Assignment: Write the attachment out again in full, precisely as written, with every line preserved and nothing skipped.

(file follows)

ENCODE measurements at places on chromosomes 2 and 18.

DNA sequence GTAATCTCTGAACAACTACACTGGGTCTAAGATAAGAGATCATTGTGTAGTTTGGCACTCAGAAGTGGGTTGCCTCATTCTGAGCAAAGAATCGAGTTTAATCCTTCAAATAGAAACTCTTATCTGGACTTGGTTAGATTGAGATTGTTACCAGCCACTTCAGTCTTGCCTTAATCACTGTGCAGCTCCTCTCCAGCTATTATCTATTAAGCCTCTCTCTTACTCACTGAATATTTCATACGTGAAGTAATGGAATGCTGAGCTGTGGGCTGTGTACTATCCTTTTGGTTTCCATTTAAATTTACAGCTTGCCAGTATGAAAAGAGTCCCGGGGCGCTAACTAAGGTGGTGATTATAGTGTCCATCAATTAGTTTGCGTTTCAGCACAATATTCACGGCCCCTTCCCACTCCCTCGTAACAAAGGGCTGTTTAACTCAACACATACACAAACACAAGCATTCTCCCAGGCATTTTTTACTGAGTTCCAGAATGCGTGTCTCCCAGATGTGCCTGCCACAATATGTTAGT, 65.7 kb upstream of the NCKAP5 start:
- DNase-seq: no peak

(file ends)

ENCODE measurements at places on chromosomes 2 and 18.

DNA sequence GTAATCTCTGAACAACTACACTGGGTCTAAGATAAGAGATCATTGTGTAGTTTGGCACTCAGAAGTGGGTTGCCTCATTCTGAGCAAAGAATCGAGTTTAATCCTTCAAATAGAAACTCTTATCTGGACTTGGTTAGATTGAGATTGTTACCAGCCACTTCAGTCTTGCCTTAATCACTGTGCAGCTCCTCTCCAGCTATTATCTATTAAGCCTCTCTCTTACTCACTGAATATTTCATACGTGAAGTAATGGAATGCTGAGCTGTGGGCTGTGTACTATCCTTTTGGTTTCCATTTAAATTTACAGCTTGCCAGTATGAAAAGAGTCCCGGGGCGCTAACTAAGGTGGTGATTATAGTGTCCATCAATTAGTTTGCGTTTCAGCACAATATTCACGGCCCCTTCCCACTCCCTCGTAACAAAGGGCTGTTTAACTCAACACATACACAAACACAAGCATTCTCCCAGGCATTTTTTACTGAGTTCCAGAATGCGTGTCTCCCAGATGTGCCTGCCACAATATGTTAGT, 65.7 kb upstream of the NCKAP5 start:
- DNase-seq: no peak